Educating Rita by Willy Russell

Dates & Venue 23 September – 25 October 2014, Mon – Sat 8pm (matinees on Sat & Wed 2pm) | Granville Island Stage

Director Sarah Rodgers Set & Costume Design Drew Facey Lighting Design Gerald King Sound Designer Cayman Duncan Stage Manager Pamela Jakobs

Reviewer John Jane

British playwright Willy Russell's two-handed comedy Educating Rita is a protégé-mentor story that owes much to George Bernard Shaw’s Pygmalion. Frank is an Open University professor, jaded and world-weary, who hides bottles of whisky behind the volumes on his bookshelves. His lack of success as a writer has made him cynical as a teacher.

Rita is a 26-year-old hairdresser who yearns for a better understanding of the arts. Her desire to get out of the pubs, where she spends most of her current leisure time with her boorish husband and into the theatre brings her to Frank’s English Literature class in the Open University programme. Rita’s natural curiosity and eagerness to learn initially amuses Frank, and then intrigues him, restoring his ability to teach.

The play’s premise is predictable enough that you soon realise the teacher learns more from his student than he imparts. The audience sees Rita transform with each scene, from a streetwise homebody to an informed scholar of Yeats, Blake and Chekov. I liked the effect of Rita’s fashion style that changed with her appreciation of literature.

Scott Bellis gives a committed performance as the oft inebriated academic. His melancholic take on the role provides a perfect foil for Rita’s big personality.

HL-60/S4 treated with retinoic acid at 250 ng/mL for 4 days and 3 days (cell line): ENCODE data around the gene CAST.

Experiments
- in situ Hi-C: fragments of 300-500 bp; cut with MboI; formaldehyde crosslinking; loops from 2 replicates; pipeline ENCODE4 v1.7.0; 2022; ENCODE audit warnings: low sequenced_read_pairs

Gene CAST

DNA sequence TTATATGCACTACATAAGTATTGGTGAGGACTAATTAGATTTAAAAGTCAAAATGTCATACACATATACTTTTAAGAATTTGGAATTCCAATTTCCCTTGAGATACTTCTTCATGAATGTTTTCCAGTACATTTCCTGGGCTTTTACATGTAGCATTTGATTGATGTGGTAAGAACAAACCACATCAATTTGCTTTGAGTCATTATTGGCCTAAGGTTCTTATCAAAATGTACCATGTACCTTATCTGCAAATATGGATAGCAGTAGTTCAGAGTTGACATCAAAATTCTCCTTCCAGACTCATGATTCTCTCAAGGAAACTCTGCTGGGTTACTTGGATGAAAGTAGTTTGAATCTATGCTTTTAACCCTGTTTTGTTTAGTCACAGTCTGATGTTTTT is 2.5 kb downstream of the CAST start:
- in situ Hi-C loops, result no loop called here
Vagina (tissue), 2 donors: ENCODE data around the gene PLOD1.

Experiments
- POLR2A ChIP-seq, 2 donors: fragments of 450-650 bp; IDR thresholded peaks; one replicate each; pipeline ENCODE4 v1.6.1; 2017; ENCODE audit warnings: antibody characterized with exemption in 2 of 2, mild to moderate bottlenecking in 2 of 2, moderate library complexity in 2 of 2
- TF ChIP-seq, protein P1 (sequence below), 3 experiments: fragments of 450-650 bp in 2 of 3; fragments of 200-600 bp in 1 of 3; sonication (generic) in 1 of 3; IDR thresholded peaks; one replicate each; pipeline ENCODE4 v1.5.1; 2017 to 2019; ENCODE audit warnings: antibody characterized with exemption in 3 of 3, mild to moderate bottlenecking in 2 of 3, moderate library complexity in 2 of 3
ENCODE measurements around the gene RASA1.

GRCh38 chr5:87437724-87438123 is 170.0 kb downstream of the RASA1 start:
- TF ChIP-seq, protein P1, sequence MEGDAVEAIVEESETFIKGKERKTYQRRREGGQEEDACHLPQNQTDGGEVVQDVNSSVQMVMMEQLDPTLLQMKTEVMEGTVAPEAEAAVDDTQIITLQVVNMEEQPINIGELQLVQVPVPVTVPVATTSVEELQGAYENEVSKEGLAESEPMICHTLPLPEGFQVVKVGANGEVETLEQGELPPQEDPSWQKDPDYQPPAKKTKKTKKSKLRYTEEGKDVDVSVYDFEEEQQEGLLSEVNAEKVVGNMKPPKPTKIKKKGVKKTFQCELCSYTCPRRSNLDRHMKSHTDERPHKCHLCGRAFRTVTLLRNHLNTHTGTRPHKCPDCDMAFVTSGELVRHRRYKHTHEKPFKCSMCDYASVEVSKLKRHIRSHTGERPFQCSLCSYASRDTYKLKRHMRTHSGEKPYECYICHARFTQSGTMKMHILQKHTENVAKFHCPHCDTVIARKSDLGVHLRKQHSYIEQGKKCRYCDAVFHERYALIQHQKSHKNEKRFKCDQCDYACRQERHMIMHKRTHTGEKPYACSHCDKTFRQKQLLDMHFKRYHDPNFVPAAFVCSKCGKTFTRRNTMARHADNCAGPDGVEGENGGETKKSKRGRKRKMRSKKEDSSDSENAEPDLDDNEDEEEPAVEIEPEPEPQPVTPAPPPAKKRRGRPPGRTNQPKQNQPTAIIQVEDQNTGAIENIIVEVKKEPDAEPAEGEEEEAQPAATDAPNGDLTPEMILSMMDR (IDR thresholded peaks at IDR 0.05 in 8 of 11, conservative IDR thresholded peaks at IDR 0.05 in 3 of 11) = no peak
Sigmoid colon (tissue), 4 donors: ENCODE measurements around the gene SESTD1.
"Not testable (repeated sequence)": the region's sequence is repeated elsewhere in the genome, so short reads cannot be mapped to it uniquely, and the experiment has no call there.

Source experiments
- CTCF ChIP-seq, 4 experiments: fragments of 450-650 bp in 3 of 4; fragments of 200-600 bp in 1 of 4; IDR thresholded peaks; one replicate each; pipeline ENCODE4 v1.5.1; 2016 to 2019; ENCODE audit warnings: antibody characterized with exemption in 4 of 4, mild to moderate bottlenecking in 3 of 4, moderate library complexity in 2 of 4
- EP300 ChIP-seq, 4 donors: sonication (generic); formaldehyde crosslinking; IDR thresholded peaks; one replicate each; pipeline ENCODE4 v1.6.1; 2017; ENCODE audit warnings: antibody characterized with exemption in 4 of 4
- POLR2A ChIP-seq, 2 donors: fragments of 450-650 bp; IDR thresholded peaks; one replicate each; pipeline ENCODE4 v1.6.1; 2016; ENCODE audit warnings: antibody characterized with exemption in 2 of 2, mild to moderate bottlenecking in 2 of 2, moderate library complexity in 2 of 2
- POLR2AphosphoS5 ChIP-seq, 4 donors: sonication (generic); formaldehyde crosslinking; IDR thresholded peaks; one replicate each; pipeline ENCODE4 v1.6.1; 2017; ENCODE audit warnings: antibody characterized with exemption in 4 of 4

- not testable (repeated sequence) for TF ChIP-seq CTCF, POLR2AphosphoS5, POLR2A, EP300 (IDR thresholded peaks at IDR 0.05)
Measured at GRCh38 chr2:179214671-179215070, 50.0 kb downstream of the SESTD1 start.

Holly Lewis’s portrayal of the proletariat Rita is everything you would want her to be: candid, clever and colourful. I did have a problem getting past her faux Scouse (Merseyside) accent though. To me, it sounded like she was auditioning for a role on Coronation Street.

Despite the play running about fifteen minutes too long, Sarah Rodgers maintains a lively pace. The two things that slow it down are the episodic nature of the production (some short scenes are just a few minutes duration) and Scott Bellis going through his costume changes on stage.

Drew Facey’s set takes the form as Frank’s university office with hordes of books – some in shelves, some on the ground. The unpretentious and comfortable space provides an effective combat zone for the characters clashes – both personal and professional.

Willy Russell's commentary on the British class system may well be outmoded, but Educating Rita is still good for a few laughs and excellent entertainment.

© 2014 John Jane